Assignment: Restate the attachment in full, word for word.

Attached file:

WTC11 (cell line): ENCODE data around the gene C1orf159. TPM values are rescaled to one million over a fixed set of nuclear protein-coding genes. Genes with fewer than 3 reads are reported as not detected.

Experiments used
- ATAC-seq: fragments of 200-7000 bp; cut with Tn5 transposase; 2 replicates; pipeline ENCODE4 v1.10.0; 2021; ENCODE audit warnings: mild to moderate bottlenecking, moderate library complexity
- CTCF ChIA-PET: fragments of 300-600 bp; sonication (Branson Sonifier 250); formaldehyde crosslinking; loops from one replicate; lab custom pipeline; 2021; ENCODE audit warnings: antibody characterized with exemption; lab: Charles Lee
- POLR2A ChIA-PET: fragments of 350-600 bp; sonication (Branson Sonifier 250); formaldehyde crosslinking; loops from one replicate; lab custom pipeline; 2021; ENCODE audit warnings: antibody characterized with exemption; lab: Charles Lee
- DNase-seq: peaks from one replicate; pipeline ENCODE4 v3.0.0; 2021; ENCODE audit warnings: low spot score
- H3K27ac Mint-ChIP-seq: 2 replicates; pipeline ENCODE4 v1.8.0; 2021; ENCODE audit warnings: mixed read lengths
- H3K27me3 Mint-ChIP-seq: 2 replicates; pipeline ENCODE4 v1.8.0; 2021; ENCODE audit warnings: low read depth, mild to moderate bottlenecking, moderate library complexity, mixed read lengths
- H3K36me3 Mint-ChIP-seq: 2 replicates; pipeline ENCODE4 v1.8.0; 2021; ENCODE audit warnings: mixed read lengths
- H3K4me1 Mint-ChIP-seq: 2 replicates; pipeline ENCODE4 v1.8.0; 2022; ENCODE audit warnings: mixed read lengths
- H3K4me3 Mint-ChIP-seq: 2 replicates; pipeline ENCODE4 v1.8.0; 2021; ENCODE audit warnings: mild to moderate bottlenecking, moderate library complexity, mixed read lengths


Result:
WTC11 (cell line): ENCODE data around the gene C1orf159. TPM values are rescaled to one million over a fixed set of nuclear protein-coding genes. Genes with fewer than 3 reads are reported as not detected.

Experiments used
- ATAC-seq: fragments of 200-7000 bp; cut with Tn5 transposase; 2 replicates; pipeline ENCODE4 v1.10.0; 2021; ENCODE audit warnings: mild to moderate bottlenecking, moderate library complexity
- CTCF ChIA-PET: fragments of 300-600 bp; sonication (Branson Sonifier 250); formaldehyde crosslinking; loops from one replicate; lab custom pipeline; 2021; ENCODE audit warnings: antibody characterized with exemption; lab: Charles Lee
- POLR2A ChIA-PET: fragments of 350-600 bp; sonication (Branson Sonifier 250); formaldehyde crosslinking; loops from one replicate; lab custom pipeline; 2021; ENCODE audit warnings: antibody characterized with exemption; lab: Charles Lee
- DNase-seq: peaks from one replicate; pipeline ENCODE4 v3.0.0; 2021; ENCODE audit warnings: low spot score
- H3K27ac Mint-ChIP-seq: 2 replicates; pipeline ENCODE4 v1.8.0; 2021; ENCODE audit warnings: mixed read lengths
- H3K27me3 Mint-ChIP-seq: 2 replicates; pipeline ENCODE4 v1.8.0; 2021; ENCODE audit warnings: low read depth, mild to moderate bottlenecking, moderate library complexity, mixed read lengths
- H3K36me3 Mint-ChIP-seq: 2 replicates; pipeline ENCODE4 v1.8.0; 2021; ENCODE audit warnings: mixed read lengths
- H3K4me1 Mint-ChIP-seq: 2 replicates; pipeline ENCODE4 v1.8.0; 2022; ENCODE audit warnings: mixed read lengths
- H3K4me3 Mint-ChIP-seq: 2 replicates; pipeline ENCODE4 v1.8.0; 2021; ENCODE audit warnings: mild to moderate bottlenecking, moderate library complexity, mixed read lengths